In Lussac les Chateaux, Dalie and I had a night of adventures with a storm that arrived in the early hours of the morning. It was one of those spectacular storms that are common in August in France, with a wonderful light show to the north west that gave at least a half hour’s warning before the thunder could be heard, and then the violence of the storm came closer and the wind rushed into the campsite, followed by teeming rain and crashing thunder overhead. I secured the tent in between donkey calming sessions: muttering reassuring words to a motionless Dalie, standing there in her raincoat with its furry collar (to protect her skin from the edge) looking like a disappointed film star arriving rain-soaked outside a film premiere in Leicester Square.
When the storm hit, I dashed into the tent and zipped it up, then decided I couldn’t bear the idea of being inside and dry while Dalie was out in the torrential rain, crashing thunder and lightning that turned the whole landscape into daylight. I went out of the tent again to do more donkey reassuring. Dalie was shaking and occasionally kicking out. The disappointed film star was now ready to murder the film director… The French lady in the tent next door to us came out and shouted, “What happens if the lightning strikes the electric fence?” (I had put up the electric fence when we arrived to keep Dalie from her usual mischief.) I thought about it for a moment. I had no idea what would happen.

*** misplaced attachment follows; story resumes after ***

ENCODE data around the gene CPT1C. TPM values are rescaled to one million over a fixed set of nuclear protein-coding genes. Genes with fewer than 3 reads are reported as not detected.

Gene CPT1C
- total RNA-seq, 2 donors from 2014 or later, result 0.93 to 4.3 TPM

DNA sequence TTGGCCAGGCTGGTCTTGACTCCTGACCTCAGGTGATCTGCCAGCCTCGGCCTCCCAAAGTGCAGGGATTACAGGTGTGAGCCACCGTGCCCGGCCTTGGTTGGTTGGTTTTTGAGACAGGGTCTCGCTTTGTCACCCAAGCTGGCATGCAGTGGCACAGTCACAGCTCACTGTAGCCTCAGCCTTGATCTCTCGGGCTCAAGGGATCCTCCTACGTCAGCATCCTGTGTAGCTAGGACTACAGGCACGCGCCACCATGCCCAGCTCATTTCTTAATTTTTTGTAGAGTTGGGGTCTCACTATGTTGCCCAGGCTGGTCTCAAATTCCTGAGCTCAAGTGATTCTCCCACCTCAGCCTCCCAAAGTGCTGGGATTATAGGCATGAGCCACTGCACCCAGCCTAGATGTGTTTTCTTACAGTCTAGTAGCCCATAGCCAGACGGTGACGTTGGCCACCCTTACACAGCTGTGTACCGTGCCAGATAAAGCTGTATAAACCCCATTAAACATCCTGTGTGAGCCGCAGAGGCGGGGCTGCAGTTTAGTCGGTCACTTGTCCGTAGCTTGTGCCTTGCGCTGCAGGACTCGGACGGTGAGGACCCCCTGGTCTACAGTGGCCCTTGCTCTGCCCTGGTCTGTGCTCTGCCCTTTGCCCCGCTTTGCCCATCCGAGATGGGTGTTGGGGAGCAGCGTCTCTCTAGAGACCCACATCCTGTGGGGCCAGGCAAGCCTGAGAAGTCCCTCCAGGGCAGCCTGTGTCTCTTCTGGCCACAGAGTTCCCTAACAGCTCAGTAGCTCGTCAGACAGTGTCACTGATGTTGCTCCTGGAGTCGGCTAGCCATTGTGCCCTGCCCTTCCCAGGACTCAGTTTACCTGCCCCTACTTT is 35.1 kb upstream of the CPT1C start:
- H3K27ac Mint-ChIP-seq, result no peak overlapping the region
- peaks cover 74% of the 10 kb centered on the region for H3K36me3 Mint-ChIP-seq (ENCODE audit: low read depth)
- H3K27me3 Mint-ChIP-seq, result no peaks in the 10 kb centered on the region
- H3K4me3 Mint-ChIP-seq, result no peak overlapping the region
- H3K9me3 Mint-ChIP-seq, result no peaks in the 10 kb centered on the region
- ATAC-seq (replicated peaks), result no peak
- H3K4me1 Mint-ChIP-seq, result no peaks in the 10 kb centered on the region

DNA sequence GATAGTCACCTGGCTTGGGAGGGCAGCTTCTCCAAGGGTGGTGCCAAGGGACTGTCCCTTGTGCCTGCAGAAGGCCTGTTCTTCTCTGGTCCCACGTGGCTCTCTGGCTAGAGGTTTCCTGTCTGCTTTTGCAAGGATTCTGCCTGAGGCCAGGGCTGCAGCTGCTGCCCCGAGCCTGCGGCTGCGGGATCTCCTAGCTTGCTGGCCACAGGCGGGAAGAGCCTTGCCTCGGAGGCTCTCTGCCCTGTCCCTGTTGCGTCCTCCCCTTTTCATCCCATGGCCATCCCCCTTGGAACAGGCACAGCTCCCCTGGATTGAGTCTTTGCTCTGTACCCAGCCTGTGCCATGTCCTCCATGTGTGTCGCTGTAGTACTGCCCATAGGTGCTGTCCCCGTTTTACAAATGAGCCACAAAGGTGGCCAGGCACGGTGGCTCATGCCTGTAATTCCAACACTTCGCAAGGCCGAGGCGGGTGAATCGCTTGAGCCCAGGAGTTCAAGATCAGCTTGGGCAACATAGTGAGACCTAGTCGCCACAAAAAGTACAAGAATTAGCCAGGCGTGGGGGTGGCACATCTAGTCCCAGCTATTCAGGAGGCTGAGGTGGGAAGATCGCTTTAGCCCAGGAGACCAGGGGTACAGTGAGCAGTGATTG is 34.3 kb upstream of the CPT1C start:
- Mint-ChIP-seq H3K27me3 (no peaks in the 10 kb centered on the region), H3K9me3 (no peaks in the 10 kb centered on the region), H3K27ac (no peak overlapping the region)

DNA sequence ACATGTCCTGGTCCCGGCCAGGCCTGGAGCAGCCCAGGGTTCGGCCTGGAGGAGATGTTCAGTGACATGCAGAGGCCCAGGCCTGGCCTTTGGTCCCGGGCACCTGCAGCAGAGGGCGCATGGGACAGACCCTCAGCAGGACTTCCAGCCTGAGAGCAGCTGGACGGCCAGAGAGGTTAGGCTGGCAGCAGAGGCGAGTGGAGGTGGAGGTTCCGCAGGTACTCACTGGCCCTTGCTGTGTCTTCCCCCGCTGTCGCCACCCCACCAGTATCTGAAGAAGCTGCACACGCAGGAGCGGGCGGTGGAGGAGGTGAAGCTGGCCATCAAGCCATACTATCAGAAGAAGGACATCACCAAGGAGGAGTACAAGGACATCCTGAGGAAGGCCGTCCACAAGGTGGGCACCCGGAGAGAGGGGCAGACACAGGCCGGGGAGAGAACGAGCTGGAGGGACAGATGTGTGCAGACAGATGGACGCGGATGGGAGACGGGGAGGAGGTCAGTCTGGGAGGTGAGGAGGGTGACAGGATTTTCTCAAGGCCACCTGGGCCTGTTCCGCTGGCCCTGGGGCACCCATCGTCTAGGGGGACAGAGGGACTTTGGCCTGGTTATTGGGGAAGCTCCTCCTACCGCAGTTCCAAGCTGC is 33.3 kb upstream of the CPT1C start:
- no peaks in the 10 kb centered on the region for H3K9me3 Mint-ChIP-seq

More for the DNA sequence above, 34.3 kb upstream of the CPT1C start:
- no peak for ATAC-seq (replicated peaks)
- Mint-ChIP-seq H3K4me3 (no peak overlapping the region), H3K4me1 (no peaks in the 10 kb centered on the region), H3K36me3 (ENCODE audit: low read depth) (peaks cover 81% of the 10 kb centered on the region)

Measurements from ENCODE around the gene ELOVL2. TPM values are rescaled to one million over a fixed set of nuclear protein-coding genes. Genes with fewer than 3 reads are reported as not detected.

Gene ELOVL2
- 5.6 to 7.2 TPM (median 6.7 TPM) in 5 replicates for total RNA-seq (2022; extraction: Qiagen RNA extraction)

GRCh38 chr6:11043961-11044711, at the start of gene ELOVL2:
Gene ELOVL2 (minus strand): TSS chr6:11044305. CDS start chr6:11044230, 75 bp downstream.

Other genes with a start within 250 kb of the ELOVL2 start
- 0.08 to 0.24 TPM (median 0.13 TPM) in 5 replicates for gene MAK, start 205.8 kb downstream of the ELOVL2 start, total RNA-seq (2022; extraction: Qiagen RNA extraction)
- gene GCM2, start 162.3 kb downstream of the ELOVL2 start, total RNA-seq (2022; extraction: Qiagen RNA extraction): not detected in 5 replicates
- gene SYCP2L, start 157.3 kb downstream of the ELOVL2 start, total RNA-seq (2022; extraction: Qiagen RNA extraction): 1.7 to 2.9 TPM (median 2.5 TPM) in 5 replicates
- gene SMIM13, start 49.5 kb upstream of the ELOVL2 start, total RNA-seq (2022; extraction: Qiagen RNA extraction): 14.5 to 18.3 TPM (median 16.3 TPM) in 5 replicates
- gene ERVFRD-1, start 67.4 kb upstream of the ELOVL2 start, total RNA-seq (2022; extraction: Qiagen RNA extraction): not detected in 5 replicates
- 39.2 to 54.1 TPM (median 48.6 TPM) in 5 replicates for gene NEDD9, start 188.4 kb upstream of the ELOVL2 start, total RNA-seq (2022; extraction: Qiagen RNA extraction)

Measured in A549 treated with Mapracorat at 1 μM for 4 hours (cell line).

“C’est pas grave,” I shrugged. “We always charge the battery that way.”
In the morning everything was soaking wet and the rain continued. As there were few people on the campsite, I decided to move Dalie into the covered porch in front of the men’s toilets. So we sat out the wet morning making coffee, cleaning equipment, eating biscuits and generally doing donkey and rabit piligrimin time-wasting activities. Dalie scratched her bottom on the wall. I had a shower but did not scratch my bottom on the wall. And eventually the rain stopped.
We set off again down a voie verte – one of those old disused railway branch lines converted into a walking, cycling, and perfect donkey walking route. It was a lovely walk, chugging along at donkey speed through the continuous arching shade of the trees in a sultry day, now hot again after the passing storm. Dalie seemed to be happily into a rhythm of walking now, without needing any more encouragement from me.
The next donkey to arrive at platform three will be the eleven fifteen to l’Isle Jordan, stopping to eat leaves on trees, grass at the side of the path, and occasional daisies. Please mind the gap between the donkey and normal routine.